Portland Art Dealers Association Galleries and Alliance Members

Duplex Collective’s Gallery Guide

Don’t forget to mention the shows you’re looking forward to below in the comments!

Worksound goes International in time for this month’s gallery walks

Introducing Worksound International alongside Storm Tharp, Ann Hamilton and more...

I know. We are still recovering from the whirlwind of experimental, new media, and performance art the Time-based Art Festival brought to town earlier this month, and a new round of gallery opening sounds…tiring. But many of the  October shows really aren’t to be missed. And this month features the launch of a new gallery dedicated to showcasing and connecting international artists with the local Portland scene.

Established by Modou Dieng, Jason Doizé, and Jesse Siegel, Worksound International launches its inaugural exhibition with Furniture Porn, paintings by Mark Takiguchi, Dean of Academic Affairs at the Pacific Northwest College of Arts (PNCA). Modou Dieng is an associate professor of painting and drawing at PNCA, the founder of the previous incarnation of Worksound, and a locus of Portland’s art scene.  Maybe you remember the mural that was his contribution to Disjecta’s Portland Biennial? His co-conspirators are Jason Doize, curator of FalseFront studio in Northeast Portland, and Jesse Siegel, a San Francisco artist recently transplanted to Portland.

Takiguchi_SpreadTogether they’ve restructured the Worksound space in Southeast Portland to create a platform from which local artists can access global perspectives. Mark Takiguchi’s work explores how commercial forces direct and define desire in our globalized economy. Furniture Porn uses abstraction to examine the dissonance between the presentation of interior design and the supposed happiness brought on by living in a well ordered home.

Worksound International will have the opening reception for Furniture Porn and launch its first season of exhibition programming on Friday, October 3 from 6 to 9 pm at 820 Alder St. Portland, OR. Furniture Porn: Paintings by Mark Takiguichi will be on display from October 3 through November 23. Hours: Friday and Saturday from 2 to 6pm, and Sunday from 1 to 4pm.

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Victorian Antler Dance, 2014, Gouache, acrylic, pastel and colored pencil on paper

Victorian Antler Dance, 2014, Gouache, acrylic, pastel and colored pencil on paper

Charles A Hartman Fine Art – The newest body of work by Anna Fidler, A Dream within a Dream, features supernatural landscapes host to silhouetted figures performing ambiguous rituals. Inspired by the horror-mystery film Picnic at Hanging Rock, local scenery, and Gothic poetry, these works explore transformation through a topographic style of working on paper. Fidler’s paintings celebrate the euphoric, rebellious, and mythical power of ritual and landscape.

 

 

Foreigner, 2013, acrylic on panel.

Foreigner, 2013, acrylic on panel.

 

 

 

 

 

Upfor Gallery  – While I’m all for art off the beaten track now and then, the placement of Ralph Pugay’s contribution to Disjecta’s Portland2014: A Biennial of Contemporary Art at the corner of Southeast  Grand and Morrison made it difficult to appreciate the disquieting humor Pugay is known for: Viewers risked injury at the busy intersection. Which is why I’m all the more excited his first solo exhibition at Upfor, Critter, will include new acrylics of absurd narratives in which the mundane and the fantastical converge.

 

Needle in the Timestack, 2014 paperback book slices, wood, bookbinder's adhesive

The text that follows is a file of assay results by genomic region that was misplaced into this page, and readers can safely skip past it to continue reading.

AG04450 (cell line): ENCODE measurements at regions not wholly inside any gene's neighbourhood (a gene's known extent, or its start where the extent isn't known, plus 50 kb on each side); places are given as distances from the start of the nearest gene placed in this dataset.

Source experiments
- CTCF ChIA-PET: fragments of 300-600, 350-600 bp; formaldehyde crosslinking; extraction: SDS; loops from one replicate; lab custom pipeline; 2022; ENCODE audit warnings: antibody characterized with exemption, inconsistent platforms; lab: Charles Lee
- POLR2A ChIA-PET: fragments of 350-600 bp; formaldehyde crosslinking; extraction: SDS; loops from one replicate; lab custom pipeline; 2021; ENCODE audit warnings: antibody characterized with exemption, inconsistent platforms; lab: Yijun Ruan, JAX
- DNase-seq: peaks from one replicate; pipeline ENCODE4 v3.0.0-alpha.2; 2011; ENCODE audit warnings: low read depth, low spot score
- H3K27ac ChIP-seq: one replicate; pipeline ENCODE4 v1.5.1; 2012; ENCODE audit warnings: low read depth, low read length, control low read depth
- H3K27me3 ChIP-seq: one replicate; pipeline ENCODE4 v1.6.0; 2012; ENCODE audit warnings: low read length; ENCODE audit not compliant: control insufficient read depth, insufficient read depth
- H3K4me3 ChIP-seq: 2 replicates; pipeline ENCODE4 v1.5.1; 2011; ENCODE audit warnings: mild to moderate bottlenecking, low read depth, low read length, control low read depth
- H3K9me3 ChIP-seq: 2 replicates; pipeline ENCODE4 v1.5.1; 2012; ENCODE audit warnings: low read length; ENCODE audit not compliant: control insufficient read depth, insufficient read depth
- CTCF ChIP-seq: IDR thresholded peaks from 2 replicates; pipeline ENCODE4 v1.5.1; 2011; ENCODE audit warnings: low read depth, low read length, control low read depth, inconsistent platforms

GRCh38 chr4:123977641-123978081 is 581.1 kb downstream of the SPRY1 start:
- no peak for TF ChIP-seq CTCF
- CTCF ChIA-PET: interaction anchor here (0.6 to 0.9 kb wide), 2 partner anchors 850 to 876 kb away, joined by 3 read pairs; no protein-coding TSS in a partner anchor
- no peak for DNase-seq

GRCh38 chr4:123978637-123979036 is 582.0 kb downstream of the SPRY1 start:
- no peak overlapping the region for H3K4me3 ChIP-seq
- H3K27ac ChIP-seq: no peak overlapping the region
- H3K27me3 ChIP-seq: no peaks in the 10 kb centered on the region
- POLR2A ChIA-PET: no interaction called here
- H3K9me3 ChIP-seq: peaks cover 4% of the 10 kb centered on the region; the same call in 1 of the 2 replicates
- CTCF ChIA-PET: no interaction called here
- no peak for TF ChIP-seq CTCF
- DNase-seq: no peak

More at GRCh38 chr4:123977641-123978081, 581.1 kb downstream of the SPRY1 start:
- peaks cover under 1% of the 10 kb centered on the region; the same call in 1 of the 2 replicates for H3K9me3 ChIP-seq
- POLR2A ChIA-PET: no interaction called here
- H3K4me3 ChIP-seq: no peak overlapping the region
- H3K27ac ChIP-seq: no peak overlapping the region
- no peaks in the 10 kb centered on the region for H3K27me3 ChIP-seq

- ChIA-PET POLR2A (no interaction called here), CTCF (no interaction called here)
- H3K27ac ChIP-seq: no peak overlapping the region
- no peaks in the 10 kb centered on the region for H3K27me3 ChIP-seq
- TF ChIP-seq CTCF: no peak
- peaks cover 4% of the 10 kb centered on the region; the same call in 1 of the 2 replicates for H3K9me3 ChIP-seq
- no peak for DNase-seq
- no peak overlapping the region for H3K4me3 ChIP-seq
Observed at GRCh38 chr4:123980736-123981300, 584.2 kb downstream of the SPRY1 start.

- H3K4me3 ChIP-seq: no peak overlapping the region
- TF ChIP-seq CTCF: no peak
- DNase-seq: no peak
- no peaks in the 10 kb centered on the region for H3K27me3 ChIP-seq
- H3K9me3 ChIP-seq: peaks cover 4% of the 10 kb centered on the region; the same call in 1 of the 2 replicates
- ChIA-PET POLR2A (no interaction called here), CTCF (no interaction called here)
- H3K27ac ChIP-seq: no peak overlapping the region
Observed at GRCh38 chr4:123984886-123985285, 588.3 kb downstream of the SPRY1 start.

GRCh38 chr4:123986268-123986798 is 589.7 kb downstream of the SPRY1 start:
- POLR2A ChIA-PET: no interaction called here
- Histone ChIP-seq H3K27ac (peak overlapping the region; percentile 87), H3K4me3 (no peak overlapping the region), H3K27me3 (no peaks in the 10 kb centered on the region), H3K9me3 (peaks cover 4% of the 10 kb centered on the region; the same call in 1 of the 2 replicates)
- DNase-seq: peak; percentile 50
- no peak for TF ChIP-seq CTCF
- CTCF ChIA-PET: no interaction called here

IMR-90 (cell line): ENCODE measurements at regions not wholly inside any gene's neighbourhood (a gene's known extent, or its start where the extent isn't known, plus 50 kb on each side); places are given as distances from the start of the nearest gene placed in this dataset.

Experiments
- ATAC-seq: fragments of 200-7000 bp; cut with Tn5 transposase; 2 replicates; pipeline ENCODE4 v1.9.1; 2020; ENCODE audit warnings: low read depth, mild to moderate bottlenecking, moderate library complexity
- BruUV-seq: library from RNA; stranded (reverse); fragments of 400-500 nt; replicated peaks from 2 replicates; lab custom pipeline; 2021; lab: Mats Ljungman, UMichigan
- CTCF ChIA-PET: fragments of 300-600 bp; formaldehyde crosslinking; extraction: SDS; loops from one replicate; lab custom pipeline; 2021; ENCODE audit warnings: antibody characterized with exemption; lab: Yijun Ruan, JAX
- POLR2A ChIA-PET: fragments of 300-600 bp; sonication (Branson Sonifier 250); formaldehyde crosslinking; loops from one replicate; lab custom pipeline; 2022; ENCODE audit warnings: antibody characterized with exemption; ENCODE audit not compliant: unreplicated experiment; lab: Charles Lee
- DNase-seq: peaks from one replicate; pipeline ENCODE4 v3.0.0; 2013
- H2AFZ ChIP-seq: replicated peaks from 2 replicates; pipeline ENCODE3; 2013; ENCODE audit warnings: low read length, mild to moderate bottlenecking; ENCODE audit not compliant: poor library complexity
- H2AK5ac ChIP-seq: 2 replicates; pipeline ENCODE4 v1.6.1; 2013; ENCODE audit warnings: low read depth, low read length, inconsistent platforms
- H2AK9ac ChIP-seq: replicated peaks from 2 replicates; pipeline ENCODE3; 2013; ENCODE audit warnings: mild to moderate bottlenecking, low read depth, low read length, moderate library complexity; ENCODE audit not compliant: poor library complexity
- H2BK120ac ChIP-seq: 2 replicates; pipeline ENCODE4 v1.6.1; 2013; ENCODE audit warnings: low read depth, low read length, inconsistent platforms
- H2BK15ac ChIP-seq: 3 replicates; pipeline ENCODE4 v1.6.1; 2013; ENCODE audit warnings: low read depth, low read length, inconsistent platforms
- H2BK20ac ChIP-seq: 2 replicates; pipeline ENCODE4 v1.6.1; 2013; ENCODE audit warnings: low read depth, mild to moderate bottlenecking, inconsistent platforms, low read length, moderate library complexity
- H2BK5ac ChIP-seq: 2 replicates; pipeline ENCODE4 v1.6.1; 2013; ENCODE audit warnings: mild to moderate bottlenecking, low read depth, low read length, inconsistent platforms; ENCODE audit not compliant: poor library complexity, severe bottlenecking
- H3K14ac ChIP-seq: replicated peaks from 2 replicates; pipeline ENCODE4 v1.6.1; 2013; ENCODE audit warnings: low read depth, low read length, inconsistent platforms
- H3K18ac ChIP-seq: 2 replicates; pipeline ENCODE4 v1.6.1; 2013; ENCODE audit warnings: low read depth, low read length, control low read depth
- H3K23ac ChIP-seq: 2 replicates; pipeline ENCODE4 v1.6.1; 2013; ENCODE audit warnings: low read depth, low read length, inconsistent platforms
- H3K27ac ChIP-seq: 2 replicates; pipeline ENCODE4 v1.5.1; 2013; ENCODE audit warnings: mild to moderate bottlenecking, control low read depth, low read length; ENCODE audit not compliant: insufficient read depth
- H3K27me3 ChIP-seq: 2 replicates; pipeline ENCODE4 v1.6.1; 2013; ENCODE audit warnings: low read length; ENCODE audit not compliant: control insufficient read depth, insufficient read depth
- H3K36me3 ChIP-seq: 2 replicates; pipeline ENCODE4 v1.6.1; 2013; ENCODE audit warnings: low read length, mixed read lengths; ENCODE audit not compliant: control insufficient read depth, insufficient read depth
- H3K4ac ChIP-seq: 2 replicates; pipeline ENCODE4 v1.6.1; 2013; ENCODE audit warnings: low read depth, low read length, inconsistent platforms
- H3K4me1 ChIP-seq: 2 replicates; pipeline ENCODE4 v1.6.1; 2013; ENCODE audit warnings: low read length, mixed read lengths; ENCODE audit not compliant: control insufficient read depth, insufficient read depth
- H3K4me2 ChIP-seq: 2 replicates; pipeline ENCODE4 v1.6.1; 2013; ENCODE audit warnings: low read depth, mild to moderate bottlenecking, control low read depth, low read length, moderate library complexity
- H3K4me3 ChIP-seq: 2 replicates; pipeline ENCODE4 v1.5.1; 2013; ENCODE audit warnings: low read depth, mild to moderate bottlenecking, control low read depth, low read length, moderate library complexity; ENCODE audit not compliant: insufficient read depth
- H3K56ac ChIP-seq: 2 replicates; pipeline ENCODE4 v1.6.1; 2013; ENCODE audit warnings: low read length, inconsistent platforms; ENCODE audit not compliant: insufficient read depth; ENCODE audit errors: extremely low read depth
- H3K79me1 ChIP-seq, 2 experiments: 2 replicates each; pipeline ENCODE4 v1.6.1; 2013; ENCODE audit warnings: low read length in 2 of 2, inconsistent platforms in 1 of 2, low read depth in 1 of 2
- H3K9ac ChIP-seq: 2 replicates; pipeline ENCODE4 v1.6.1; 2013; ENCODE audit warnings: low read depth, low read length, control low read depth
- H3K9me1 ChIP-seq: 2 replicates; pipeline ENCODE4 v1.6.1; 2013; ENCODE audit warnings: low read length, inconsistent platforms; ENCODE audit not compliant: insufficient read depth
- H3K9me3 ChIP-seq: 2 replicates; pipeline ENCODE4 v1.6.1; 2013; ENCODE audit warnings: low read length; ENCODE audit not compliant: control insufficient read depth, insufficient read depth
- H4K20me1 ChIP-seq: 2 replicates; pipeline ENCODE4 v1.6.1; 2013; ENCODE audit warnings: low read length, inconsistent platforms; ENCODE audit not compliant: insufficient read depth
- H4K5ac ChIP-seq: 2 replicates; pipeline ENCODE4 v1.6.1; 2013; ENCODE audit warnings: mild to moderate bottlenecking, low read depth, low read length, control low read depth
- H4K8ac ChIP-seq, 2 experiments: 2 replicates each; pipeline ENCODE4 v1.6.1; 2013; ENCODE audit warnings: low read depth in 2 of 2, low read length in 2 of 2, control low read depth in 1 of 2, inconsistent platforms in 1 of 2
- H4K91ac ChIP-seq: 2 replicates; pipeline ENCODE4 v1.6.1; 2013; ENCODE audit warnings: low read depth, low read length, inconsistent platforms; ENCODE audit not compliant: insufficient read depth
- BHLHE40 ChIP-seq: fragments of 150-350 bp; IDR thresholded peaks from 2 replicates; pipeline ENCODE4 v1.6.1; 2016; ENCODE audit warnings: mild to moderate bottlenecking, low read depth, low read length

Needle in the Timestack, 2014
paperback book slices, wood, bookbinder’s adhesive

Elizabeth Leach Gallery – In what we can only hope will become an annual event, Ann Hamilton is once again being exhibited in Portland. The show includes works originally commissioned to be a part of a 2009 installation for the Guggenheim Museum in NY. Book Weights is in conjunction with the Henry Art Gallery’s exhibition, Ann Hamilton: the common SENSE which will be on view at the Seattle gallery October 11, 2014 – April 26, 2015.

 

Eugène, 2014, oil on panel

Eugène, 2014, oil on panel

 

 

 

 

PDX Contemporary Art – Tiger is an exhibition of Storm Tharp’s painting with an emphasis on portraiture. Despite including an investigation of the history of painting and the historical debate over various theories of painting, Tharp’s work is accessible in that it is both figural and abstract and references such well-known artists as Eugene Delacroix, Lucian Freud, and Picasso. Central to his work is “the development of character and the human endeavor.”

 

HAP Gallery Special Edition: Pavo et Mus musculus, 2014 C-print, series of 30.

HAP Gallery Special Edition: Pavo et Mus musculus, 2014, C-print, series of 30.

 

 

 

 

Hap Gallery – Creatio is an installation designed specifically for Hap by artist Wendy Given, who recently designed a piece for the Portland Building Installation Space. Given’s practice is guided by her interest in natural philosophy, history, folklore, myth and magic. Through photography, drawing, sculpture, and installation, Given investigates multicultural creation mythology through current interpretations of archetypal symbolism to reflect on modern culture’s mode of assimilating and processing myth.

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Finally, here are the links to two great maps of the many galleries and art institutions of Portland that have great shows beyond the scope of this humble guide:

Portland Art Dealers Association Galleries and Alliance Members

Duplex Collective’s Gallery Guide

Don’t forget to mention the shows you’re looking forward to below in the comments!

July First Thursday/Friday Gallery Guide

Featuring 'Continuous Glissando' at Hap, PDX Contemporary, Nationale and more

While I know many of you will be busy with BBQ’s, camping, hiking and the other myriad ways we enjoy the outdoors here in Portland, I don’t want you to miss out on the great art we have coming to Portland this month so here’s the July installment of my totally biased gallery guide. Keep in mind that with the 4th of July falling on Friday this year, east side galleries have opted to push their receptions back to the 11th and 18th.